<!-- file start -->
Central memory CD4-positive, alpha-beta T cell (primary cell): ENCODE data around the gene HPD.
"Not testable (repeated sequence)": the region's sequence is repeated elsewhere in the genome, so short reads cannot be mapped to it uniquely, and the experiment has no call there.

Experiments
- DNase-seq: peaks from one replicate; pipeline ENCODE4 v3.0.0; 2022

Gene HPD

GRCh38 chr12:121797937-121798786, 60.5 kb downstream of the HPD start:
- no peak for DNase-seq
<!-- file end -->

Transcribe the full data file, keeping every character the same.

Central memory CD4-positive, alpha-beta T cell (primary cell): ENCODE data around the gene HPD.
"Not testable (repeated sequence)": the region's sequence is repeated elsewhere in the genome, so short reads cannot be mapped to it uniquely, and the experiment has no call there.

Experiments
- DNase-seq: peaks from one replicate; pipeline ENCODE4 v3.0.0; 2022

Gene HPD

GRCh38 chr12:121797937-121798786, 60.5 kb downstream of the HPD start:
- no peak for DNase-seq